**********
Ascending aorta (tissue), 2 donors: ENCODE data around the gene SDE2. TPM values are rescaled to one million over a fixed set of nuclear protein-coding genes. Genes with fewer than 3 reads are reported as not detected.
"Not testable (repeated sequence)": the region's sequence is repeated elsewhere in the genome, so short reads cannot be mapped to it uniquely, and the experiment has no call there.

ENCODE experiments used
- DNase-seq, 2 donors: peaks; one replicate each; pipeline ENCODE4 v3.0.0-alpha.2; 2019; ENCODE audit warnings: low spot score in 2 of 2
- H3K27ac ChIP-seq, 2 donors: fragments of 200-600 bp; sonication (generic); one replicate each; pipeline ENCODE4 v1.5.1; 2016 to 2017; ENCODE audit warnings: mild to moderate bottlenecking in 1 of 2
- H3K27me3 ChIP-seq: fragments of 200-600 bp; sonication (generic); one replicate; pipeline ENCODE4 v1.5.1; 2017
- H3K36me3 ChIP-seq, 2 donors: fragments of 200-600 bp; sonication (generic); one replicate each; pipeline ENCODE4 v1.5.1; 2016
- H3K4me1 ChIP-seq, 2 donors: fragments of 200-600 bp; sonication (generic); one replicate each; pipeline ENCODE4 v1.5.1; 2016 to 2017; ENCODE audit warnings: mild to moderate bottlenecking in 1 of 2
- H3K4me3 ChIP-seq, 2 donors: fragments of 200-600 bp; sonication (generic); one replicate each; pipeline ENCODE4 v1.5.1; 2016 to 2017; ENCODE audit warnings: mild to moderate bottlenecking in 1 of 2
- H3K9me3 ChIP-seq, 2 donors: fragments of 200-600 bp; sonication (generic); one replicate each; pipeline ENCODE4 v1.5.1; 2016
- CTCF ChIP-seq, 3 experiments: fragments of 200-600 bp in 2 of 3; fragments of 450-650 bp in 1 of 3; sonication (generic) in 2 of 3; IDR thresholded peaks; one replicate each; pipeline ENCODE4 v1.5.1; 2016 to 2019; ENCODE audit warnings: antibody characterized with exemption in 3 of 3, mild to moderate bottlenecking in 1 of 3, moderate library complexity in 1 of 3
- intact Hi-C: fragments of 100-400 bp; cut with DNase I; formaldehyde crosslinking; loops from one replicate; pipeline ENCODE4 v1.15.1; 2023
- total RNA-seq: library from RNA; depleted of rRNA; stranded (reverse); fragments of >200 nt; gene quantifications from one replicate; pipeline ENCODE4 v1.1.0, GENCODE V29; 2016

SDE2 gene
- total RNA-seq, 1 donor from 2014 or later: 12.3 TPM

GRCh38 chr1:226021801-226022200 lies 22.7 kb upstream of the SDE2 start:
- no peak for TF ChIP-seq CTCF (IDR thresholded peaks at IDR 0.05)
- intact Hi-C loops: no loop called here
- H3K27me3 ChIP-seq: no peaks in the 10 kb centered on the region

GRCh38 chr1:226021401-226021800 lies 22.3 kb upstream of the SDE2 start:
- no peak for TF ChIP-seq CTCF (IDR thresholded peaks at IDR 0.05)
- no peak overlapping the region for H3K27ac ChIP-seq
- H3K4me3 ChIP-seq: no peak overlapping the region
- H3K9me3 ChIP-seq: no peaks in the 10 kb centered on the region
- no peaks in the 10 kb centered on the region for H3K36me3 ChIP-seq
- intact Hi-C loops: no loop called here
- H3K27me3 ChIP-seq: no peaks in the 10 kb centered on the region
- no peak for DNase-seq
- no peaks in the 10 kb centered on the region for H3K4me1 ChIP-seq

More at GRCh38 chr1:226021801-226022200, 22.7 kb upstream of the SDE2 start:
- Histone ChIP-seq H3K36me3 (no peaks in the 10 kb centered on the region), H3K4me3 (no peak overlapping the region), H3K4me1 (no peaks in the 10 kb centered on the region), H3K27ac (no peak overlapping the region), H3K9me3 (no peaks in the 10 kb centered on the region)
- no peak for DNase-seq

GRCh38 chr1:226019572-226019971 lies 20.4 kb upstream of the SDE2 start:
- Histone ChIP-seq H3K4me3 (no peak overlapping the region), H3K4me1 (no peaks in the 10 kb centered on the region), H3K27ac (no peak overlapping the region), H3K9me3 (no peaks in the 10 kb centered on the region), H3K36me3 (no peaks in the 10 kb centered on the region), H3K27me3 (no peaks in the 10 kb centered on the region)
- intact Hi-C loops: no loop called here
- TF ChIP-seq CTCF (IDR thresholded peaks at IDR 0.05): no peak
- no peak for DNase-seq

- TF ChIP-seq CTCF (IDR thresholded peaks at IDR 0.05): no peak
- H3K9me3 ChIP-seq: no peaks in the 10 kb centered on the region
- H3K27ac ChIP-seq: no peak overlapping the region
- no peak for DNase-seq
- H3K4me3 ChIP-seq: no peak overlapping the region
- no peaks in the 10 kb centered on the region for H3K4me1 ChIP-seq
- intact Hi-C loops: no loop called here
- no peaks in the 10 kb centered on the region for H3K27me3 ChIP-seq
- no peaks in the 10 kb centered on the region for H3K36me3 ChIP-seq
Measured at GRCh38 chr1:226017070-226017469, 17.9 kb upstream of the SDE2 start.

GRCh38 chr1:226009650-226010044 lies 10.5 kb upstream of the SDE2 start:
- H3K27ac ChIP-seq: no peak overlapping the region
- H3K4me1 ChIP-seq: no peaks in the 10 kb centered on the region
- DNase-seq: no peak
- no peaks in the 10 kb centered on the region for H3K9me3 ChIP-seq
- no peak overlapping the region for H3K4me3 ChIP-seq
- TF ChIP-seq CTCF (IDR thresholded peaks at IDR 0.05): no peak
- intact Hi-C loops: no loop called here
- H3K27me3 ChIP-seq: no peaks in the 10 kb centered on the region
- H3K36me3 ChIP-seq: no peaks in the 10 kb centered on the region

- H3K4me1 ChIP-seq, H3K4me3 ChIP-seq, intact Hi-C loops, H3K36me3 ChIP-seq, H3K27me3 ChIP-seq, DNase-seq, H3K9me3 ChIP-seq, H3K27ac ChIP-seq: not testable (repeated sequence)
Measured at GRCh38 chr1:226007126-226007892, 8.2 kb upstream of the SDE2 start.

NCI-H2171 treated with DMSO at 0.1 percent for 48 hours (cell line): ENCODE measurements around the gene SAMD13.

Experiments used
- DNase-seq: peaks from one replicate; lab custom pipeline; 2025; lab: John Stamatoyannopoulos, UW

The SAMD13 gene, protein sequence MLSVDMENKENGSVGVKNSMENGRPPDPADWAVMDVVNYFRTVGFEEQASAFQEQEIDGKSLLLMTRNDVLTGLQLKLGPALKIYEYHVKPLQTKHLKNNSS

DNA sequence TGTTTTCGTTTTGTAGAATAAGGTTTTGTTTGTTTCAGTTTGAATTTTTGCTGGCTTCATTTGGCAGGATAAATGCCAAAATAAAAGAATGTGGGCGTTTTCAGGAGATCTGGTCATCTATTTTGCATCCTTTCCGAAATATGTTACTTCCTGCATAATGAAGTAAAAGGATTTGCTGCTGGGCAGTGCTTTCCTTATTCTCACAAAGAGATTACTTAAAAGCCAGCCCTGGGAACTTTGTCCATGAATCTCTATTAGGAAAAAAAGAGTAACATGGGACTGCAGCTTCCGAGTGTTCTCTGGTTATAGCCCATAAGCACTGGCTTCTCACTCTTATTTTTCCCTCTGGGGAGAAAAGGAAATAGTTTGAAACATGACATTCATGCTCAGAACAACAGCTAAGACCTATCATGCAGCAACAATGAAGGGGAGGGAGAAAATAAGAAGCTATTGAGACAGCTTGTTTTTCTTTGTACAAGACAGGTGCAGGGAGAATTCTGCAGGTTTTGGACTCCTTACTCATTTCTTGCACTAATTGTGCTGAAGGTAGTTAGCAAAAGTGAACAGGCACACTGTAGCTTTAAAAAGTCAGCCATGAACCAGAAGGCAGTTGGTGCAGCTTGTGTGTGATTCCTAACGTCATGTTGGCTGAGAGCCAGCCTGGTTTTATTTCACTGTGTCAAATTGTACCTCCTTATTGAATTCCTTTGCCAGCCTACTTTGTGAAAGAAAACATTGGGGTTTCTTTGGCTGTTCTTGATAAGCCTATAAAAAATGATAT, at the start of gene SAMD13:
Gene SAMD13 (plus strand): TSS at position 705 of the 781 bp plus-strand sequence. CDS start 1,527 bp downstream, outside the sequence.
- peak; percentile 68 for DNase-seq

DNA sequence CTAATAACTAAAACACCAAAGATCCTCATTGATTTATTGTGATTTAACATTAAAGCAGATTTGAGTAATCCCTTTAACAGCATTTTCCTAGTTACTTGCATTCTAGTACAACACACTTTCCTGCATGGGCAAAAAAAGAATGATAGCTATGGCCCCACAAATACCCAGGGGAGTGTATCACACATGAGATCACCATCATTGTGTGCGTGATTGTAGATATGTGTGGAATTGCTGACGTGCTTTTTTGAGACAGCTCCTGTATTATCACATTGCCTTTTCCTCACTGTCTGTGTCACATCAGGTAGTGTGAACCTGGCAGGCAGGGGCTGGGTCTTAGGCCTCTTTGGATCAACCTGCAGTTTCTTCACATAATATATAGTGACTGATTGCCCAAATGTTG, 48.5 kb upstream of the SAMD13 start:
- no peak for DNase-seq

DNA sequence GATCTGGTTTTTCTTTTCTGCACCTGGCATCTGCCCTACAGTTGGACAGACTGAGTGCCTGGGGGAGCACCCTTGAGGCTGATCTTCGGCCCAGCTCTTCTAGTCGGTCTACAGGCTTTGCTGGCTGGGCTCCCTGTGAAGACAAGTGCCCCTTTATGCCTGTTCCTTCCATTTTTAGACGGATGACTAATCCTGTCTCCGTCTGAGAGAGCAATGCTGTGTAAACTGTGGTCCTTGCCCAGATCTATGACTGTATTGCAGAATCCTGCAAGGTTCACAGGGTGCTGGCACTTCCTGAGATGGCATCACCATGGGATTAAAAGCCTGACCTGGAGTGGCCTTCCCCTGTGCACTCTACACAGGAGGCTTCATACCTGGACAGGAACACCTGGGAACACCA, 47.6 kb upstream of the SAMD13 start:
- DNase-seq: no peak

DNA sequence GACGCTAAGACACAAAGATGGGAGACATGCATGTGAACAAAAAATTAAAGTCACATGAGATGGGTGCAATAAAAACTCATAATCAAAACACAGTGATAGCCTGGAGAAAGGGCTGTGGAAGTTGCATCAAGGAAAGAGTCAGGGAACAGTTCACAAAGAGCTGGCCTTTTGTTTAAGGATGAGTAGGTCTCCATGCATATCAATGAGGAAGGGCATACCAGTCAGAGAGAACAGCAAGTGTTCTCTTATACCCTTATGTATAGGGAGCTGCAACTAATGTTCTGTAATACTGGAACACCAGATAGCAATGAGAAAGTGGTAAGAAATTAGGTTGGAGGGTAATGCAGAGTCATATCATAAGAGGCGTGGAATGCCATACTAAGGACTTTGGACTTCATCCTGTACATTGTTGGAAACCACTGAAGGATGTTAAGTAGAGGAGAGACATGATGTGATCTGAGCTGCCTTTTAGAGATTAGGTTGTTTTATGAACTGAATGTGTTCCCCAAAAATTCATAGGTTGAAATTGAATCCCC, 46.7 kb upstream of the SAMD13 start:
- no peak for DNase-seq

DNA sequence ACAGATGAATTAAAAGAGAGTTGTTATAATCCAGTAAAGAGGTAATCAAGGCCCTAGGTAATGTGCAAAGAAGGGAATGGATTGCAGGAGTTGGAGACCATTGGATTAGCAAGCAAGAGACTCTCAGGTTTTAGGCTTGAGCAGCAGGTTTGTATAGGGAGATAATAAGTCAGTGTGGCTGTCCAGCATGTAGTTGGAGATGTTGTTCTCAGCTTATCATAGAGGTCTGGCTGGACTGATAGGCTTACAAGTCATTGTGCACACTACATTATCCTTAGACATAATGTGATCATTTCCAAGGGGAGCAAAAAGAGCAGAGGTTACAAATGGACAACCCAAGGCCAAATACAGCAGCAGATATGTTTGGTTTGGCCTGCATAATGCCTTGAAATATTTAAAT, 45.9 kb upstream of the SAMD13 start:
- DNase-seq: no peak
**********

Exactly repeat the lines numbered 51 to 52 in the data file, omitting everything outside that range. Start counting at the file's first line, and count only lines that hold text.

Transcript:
- DNase-seq: no peak
- no peaks in the 10 kb centered on the region for H3K9me3 ChIP-seq